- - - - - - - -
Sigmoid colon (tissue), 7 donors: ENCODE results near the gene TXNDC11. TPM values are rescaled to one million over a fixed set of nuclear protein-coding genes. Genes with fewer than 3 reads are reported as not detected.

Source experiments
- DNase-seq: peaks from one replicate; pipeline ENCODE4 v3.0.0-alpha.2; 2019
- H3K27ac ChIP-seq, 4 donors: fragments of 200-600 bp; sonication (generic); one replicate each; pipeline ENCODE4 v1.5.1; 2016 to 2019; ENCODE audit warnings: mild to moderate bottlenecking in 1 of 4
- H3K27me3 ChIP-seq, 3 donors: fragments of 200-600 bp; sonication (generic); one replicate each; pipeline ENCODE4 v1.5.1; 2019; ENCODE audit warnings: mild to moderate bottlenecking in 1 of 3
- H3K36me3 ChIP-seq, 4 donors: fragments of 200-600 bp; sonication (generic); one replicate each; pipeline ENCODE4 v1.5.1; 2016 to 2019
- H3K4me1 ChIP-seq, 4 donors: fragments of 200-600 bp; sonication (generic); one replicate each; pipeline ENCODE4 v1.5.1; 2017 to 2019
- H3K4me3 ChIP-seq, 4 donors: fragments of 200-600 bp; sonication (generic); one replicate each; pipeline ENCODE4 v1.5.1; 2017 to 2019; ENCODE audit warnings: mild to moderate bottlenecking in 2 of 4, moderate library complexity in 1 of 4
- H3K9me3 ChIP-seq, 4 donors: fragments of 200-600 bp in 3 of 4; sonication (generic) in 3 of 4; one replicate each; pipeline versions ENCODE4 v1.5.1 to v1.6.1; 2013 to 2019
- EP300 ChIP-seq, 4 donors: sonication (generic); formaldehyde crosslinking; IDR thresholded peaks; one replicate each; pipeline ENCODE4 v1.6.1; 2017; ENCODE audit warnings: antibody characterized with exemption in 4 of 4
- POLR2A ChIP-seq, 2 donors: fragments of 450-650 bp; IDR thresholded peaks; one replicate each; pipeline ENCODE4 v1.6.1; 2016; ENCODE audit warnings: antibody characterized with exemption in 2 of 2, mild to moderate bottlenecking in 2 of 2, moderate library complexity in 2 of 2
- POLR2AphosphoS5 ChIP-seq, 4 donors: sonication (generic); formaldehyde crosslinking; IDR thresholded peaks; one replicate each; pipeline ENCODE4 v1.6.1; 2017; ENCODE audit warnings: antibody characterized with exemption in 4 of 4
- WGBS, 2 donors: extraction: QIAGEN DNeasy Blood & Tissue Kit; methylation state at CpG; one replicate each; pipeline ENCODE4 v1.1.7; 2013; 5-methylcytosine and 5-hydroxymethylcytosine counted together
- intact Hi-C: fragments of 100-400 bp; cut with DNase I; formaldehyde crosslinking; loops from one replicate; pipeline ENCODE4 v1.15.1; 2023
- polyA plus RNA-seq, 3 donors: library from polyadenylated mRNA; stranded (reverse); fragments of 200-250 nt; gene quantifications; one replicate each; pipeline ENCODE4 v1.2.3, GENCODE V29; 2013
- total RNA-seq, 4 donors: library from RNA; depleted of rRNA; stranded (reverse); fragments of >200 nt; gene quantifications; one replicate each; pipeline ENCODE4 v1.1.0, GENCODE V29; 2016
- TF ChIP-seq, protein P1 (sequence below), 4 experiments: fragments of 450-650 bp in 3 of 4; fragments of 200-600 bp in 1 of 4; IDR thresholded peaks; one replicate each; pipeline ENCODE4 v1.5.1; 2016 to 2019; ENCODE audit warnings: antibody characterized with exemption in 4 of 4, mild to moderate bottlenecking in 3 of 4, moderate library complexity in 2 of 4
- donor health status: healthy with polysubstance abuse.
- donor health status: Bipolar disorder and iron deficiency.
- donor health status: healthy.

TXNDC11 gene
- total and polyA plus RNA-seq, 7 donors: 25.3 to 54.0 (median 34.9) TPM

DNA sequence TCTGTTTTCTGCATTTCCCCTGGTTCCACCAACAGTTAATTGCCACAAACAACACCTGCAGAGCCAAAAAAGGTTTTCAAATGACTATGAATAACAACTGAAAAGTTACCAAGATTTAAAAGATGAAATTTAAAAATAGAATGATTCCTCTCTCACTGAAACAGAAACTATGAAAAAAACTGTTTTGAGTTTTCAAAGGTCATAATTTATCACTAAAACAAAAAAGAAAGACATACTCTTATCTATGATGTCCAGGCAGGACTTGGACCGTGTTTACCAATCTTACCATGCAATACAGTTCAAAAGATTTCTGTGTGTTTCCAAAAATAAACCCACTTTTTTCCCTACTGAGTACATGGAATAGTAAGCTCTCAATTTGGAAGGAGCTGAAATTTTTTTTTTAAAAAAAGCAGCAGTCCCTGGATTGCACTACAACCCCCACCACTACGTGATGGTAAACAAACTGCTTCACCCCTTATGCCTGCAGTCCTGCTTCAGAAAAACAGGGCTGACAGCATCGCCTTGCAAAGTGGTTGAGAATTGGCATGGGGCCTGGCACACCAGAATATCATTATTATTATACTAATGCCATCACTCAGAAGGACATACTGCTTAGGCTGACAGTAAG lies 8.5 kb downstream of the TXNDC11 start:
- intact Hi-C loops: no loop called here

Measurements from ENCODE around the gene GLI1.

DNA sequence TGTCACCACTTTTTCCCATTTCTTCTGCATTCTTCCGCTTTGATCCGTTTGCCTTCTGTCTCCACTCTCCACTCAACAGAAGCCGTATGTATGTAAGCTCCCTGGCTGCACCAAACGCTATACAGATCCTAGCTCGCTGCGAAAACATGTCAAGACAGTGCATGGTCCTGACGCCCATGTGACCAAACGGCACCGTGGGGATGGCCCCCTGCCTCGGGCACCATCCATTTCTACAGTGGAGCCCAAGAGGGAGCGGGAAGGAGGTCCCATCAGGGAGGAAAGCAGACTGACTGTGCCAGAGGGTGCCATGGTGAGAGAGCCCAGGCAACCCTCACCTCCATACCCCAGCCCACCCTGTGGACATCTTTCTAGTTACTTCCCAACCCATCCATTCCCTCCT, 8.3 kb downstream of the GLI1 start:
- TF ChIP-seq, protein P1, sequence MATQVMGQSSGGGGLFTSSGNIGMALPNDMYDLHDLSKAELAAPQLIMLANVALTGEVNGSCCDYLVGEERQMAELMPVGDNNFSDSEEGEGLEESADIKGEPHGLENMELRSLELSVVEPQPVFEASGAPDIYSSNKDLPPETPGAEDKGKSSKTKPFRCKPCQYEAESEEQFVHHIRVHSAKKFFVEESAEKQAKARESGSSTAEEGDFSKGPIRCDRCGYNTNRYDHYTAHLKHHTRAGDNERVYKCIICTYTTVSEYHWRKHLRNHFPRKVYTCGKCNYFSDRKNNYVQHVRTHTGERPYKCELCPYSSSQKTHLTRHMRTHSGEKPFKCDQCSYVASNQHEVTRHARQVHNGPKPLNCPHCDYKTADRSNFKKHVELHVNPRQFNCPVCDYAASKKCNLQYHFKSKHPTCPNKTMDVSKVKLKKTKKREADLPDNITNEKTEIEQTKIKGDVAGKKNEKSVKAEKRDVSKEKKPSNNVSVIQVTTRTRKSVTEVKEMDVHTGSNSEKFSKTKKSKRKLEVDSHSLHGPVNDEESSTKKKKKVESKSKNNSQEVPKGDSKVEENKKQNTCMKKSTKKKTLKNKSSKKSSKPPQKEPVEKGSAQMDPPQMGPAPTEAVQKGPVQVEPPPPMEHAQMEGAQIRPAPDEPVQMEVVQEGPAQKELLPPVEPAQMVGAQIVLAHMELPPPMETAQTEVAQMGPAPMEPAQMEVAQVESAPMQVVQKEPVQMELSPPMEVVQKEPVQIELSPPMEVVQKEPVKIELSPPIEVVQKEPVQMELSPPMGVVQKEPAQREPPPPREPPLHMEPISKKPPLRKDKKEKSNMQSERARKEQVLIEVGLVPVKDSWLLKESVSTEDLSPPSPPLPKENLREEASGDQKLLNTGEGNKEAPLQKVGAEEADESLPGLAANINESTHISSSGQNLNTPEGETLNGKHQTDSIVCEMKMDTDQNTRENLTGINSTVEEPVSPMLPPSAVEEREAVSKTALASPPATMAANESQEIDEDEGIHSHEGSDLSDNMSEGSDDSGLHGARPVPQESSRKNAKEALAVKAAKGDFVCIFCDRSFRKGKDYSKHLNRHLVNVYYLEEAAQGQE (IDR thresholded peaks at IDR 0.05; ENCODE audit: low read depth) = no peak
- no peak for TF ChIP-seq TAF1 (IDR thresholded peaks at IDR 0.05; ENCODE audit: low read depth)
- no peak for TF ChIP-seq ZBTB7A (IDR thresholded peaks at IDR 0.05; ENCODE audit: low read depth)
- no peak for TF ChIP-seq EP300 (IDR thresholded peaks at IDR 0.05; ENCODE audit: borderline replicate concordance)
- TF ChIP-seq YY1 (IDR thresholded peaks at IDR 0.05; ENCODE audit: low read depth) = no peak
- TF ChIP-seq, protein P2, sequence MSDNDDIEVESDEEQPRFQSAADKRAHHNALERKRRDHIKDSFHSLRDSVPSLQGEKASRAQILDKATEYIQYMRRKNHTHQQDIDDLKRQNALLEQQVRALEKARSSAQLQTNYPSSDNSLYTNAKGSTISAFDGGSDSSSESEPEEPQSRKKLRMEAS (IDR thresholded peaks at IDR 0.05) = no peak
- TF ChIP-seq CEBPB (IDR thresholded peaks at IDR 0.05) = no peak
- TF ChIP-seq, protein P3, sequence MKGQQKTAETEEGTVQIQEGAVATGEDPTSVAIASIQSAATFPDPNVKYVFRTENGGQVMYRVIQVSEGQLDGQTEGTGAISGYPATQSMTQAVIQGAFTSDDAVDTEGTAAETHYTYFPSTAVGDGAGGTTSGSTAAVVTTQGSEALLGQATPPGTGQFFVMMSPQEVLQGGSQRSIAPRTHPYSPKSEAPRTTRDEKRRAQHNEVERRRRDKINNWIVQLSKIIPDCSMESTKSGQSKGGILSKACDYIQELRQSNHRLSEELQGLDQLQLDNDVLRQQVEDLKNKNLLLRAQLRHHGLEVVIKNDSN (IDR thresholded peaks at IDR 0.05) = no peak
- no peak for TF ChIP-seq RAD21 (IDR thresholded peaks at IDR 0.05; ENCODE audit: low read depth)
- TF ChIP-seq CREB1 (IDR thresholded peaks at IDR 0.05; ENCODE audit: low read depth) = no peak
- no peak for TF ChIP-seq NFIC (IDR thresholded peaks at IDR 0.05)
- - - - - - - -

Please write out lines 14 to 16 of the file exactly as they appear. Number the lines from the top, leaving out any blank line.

- intact Hi-C: fragments of 100-400 bp; cut with DNase I; formaldehyde crosslinking; loops from one replicate; pipeline ENCODE4 v1.15.1; 2023
- polyA plus RNA-seq, 3 donors: library from polyadenylated mRNA; stranded (reverse); fragments of 200-250 nt; gene quantifications; one replicate each; pipeline ENCODE4 v1.2.3, GENCODE V29; 2013
- total RNA-seq, 4 donors: library from RNA; depleted of rRNA; stranded (reverse); fragments of >200 nt; gene quantifications; one replicate each; pipeline ENCODE4 v1.1.0, GENCODE V29; 2016